I have an '86 with 26,000 on the clock and a two tone paint scheme (silver bike with a red (or whatever that color is called) tank. She needs a few things...like fixing a leaking clutch, some carb work and new tires! 
Finding a new tire for a 16" rear that I actually like, I don't think so! That means I need a 17" rear wheel(already ordered w/disc).
The carb work is minor...a check to see if Steve in SSF has added overflow tubes (he'll get the bowls if they don't have them) and a sync.
I also want to get the ground wire mod done. It seems that this is a common fix for many different models of Kawi.
My service manual should arrive today! 
I still need to do a complete fluid change and fix a leaky clutch slave cylinder.
My $600 price tag is rapidly changing, as I knew it would, but hey it'll still be a bargain and I'll have gotten to know the bike pretty well in the process.
After the rear wheel, bar adapters are next! Too many injuries to be leaned forward on my wrists. Then maybe I'll address the poor lever that is the center stand.
I'm sure many threads have mentioned the center stand...I'm just going to say this bike is the hardest to get on the stand of any I've ever attempted. I've managed twice out of maybe 10 attempts.  I think I need to gain about a hundred pounds or grow 6" to make it any semblance of easy.
Sorry this is so disjointed, I'm writing this at work between phone calls...
To sum up, I knew I'd have some work to do to make this bike ready for some miles. What I didn't know was how much I'd like the big old bike despite the fact that I can neither back up the bike while on it or use the center stand effectively.
I'm already planning trips in my head.
All I wanted was a bike to get me through while my dual sport is being rebuilt and my car is being repaired...now I have a bike I'll own for quite a while.
Now about changing to handlebars....LOL

You might want to upgrade the star spring in the clutch.  you should find info here on the COG search.

Offline Bham Greg

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Re: The slippery slope on an old low mileage bike...
« Reply #11 on: April 30, 2018, 04:09:48 am »
All I wanted was a bike to get me through while my dual sport is being rebuilt and my car is being repaired...now I have a bike I'll own for quite a while.

Just want to mention I'm in the same camp. I bought a 98 low miles Connie as an inexpensive way to see if we would pick up motorcycling again as a hobby now that the kids are grown. However, I'm really impressed with it. Have been enjoying this bike much more than I thought I would.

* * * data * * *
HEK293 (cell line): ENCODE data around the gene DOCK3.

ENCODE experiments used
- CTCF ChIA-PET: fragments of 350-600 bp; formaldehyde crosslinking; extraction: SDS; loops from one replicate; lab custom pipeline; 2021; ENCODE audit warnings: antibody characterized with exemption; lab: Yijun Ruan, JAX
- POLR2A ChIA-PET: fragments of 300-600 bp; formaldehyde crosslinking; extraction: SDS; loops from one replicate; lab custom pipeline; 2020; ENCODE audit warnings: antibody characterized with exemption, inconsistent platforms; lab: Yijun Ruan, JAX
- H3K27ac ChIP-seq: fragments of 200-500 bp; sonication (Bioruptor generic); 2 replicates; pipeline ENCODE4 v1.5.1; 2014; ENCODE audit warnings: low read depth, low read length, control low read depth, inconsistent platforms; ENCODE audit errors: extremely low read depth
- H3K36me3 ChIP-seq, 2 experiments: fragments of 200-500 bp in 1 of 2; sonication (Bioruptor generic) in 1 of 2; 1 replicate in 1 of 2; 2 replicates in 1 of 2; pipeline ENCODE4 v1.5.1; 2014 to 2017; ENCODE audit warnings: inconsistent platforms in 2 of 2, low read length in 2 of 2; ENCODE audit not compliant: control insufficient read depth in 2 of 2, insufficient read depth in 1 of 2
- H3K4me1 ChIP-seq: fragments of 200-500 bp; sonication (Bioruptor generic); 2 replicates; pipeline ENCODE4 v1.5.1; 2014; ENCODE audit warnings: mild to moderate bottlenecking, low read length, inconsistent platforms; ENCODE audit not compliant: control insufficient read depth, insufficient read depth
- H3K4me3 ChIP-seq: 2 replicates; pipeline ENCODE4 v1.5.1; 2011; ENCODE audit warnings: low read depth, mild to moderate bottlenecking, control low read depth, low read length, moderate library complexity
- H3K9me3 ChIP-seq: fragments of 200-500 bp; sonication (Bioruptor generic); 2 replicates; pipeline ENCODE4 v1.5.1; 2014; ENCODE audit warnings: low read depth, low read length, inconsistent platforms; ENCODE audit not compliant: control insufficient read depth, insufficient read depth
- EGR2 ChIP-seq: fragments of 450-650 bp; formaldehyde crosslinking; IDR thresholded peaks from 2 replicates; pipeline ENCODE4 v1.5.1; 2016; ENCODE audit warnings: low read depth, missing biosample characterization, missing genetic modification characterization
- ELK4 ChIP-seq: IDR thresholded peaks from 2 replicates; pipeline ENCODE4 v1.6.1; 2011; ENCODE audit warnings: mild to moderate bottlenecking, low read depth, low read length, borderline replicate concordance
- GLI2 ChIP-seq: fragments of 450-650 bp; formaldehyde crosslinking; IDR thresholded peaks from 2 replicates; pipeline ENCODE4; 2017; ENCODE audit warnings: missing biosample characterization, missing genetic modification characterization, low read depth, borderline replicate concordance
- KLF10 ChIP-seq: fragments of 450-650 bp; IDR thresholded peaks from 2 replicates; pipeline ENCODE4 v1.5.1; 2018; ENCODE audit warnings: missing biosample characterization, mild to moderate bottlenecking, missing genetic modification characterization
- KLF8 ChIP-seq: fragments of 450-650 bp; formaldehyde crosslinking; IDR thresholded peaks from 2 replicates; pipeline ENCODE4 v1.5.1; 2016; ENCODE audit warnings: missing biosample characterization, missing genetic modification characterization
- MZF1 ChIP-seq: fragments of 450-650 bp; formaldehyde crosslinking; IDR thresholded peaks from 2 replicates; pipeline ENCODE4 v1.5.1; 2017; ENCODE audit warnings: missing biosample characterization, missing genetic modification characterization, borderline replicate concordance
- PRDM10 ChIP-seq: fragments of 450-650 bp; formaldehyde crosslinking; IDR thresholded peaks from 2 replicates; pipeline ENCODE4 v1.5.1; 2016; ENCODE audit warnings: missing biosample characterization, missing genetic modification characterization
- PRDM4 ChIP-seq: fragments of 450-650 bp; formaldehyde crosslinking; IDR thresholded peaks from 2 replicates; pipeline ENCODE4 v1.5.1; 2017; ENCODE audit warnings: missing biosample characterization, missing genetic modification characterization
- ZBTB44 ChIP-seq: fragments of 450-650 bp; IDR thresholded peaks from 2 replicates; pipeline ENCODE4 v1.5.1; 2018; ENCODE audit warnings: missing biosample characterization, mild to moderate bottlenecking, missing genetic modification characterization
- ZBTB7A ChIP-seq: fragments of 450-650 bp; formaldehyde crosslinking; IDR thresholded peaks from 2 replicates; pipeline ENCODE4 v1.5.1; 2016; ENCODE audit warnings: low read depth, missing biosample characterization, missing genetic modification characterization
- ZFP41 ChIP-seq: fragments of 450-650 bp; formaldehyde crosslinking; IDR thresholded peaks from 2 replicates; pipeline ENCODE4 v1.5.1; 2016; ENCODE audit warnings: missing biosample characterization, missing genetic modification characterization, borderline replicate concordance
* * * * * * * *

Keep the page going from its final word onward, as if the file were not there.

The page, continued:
Offline The Wizard

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Re: The slippery slope on an old low mileage bike...
« Reply #12 on: April 30, 2018, 06:31:07 am »
I am "The Wizard"(have a need find a source,used parts) I have those needed parts and will help you.  jerrygaither@hotmail.com  Jerry
1964 Honda 55,1971 Honda CL 100,numerous Honda 350 twins,1971 Honda CL 450,1974 Honda CB 750(stolen),1971 Moto Guzzi Ambasador/Velorex sidecar,1975 Kawasaki Z1B
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Offline MAN OF BLUES

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Re: The slippery slope on an old low mileage bike...
« Reply #13 on: April 30, 2018, 06:58:11 pm »
So first, a huge thanks to all who've contributed their knowledge to the collective. I've read about all I can concerning the bike on this forum.
I have an '86 with 26,000 on the clock and a two tone paint scheme (silver bike with a red (or whatever that color is called) tank. She needs a few things...like fixing a leaking clutch, some carb work and new tires! 
Finding a new tire for a 16" rear that I actually like, I don't think so! That means I need a 17" rear wheel(already ordered w/disc).
The carb work is minor...a check to see if Steve in SSF has added overflow tubes (he'll get the bowls if they don't have them) and a sync.
I also want to get the ground wire mod done. It seems that this is a common fix for many different models of Kawi.
My service manual should arrive today! 
I still need to do a complete fluid change and fix a leaky clutch slave cylinder.
My $600 price tag is rapidly changing, as I knew it would, but hey it'll still be a bargain and I'll have gotten to know the bike pretty well in the process.
After the rear wheel, bar adapters are next! Too many injuries to be leaned forward on my wrists. Then maybe I'll address the poor lever that is the center stand.
I'm sure many threads have mentioned the center stand...I'm just going to say this bike is the hardest to get on the stand of any I've ever attempted. I've managed twice out of maybe 10 attempts.  I think I need to gain about a hundred pounds or grow 6" to make it any semblance of easy.
Sorry this is so disjointed, I'm writing this at work between phone calls...